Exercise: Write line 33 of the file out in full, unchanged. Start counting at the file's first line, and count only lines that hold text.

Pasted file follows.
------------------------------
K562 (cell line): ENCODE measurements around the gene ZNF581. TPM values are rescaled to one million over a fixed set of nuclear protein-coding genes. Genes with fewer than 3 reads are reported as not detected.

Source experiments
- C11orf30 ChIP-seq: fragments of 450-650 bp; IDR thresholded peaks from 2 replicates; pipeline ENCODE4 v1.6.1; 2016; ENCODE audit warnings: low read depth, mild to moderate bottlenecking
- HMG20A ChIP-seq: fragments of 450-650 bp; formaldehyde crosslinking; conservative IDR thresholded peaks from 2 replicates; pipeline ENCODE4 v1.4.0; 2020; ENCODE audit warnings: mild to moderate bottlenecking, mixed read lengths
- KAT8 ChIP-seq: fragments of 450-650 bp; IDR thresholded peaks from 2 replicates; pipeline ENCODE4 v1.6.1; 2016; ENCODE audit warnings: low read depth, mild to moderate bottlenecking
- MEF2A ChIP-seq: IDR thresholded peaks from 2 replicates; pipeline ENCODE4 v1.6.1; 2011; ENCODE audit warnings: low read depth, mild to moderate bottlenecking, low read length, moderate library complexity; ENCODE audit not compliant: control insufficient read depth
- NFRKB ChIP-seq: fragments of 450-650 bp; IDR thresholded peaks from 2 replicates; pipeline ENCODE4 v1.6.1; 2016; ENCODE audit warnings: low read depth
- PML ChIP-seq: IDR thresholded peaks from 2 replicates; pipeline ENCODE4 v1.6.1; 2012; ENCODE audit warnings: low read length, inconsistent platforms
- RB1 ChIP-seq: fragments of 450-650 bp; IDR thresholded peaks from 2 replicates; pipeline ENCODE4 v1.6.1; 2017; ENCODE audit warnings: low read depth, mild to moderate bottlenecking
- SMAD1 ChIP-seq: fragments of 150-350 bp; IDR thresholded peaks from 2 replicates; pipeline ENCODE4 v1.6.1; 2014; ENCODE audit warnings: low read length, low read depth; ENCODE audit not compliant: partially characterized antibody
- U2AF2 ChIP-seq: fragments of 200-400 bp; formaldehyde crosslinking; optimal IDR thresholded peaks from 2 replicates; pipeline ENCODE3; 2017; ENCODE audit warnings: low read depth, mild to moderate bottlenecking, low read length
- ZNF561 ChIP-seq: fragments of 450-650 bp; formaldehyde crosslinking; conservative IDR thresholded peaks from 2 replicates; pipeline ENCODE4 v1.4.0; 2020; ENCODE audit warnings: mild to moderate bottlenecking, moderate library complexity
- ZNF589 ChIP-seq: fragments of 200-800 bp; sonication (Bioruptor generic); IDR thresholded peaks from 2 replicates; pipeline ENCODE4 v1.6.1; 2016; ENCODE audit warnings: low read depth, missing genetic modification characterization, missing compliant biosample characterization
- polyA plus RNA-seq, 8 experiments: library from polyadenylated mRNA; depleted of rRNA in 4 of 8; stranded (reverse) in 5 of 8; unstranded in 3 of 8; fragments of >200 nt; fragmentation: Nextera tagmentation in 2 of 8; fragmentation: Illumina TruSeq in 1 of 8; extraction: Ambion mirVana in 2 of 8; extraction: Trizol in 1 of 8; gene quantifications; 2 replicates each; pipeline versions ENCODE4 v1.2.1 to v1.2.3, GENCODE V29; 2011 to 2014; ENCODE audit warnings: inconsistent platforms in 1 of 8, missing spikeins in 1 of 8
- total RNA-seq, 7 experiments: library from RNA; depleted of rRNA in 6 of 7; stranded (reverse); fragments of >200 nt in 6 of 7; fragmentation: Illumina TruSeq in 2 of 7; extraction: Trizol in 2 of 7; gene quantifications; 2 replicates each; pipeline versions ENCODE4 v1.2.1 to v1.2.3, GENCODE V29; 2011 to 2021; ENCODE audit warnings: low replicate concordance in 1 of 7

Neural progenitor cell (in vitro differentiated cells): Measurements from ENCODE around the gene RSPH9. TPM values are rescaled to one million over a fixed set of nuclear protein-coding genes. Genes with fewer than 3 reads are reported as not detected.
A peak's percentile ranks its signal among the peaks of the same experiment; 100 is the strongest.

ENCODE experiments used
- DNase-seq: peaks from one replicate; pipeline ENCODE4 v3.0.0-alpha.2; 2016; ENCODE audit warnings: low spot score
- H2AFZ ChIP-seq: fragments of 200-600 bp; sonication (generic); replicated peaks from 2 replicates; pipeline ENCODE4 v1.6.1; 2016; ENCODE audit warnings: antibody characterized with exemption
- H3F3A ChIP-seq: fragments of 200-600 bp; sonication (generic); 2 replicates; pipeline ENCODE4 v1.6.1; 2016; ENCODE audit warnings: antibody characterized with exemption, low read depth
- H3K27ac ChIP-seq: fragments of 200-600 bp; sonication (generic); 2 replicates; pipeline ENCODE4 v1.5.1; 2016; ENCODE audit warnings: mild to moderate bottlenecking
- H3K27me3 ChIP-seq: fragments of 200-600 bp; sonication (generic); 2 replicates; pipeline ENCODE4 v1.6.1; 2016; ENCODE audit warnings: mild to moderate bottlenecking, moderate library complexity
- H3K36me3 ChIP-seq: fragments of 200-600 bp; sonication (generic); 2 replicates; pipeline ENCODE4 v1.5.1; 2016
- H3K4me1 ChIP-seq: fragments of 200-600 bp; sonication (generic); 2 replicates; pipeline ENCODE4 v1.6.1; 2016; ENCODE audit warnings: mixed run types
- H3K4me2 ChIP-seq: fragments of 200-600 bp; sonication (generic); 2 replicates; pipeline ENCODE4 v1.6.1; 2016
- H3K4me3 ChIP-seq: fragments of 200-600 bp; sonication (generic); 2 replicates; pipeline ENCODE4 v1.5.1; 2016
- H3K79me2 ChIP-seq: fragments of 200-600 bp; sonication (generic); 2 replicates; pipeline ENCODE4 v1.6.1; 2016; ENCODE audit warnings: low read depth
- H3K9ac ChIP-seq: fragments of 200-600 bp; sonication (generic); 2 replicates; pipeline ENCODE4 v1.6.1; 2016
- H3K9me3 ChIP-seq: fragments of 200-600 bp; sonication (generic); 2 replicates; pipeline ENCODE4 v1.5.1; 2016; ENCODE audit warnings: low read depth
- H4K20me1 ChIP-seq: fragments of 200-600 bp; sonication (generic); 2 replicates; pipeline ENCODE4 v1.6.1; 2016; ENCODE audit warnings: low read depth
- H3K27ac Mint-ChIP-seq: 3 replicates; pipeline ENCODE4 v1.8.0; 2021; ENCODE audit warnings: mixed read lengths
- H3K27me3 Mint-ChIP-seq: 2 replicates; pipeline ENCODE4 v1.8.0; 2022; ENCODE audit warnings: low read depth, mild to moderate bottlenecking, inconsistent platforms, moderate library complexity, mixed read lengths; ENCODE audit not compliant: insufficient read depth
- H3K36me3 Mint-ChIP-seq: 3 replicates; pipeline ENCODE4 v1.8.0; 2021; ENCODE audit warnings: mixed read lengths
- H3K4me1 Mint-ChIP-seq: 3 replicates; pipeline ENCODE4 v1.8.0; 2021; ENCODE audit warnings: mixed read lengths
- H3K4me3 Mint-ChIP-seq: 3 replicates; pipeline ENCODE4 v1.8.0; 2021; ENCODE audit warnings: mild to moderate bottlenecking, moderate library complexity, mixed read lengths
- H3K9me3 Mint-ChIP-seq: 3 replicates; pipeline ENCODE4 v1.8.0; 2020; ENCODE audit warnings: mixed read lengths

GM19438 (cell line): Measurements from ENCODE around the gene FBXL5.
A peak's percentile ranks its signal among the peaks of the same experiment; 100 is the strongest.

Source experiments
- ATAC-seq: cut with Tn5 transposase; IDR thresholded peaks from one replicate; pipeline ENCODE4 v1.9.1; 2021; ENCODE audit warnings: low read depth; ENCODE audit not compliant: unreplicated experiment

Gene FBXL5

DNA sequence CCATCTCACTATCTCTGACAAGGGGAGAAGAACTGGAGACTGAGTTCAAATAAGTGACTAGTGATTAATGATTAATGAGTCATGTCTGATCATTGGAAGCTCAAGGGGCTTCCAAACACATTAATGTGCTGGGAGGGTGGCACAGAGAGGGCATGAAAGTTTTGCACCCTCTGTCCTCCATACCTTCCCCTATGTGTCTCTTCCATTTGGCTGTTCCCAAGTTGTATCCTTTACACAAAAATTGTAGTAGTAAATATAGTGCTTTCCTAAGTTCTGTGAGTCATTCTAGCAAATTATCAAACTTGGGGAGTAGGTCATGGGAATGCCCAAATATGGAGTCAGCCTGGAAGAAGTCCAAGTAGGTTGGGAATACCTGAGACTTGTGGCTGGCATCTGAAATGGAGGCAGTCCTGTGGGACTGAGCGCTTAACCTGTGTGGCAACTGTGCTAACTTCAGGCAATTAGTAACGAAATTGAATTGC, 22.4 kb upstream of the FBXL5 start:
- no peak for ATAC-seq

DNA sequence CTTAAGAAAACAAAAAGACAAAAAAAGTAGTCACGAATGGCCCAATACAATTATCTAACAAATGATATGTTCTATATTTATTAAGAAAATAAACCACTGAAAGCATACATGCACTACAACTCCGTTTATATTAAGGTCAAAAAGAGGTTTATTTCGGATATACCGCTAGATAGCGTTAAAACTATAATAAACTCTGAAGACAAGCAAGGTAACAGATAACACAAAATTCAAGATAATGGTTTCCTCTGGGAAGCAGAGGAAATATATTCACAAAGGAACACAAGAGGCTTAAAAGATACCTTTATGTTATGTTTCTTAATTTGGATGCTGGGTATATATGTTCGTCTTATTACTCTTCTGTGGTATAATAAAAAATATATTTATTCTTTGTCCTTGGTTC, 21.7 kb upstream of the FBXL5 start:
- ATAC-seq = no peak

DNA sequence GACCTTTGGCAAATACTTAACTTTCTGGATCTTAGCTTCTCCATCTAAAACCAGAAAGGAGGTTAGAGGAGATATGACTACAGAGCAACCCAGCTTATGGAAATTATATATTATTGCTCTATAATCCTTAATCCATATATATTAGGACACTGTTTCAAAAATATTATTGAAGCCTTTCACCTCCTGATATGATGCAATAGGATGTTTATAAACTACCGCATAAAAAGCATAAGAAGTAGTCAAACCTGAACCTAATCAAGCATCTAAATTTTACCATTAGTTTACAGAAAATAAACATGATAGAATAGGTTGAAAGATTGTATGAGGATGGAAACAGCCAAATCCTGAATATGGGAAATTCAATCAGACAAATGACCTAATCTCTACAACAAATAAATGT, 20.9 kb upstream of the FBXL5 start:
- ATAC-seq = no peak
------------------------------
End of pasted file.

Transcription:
- H3K27me3 Mint-ChIP-seq: 2 replicates; pipeline ENCODE4 v1.8.0; 2022; ENCODE audit warnings: low read depth, mild to moderate bottlenecking, inconsistent platforms, moderate library complexity, mixed read lengths; ENCODE audit not compliant: insufficient read depth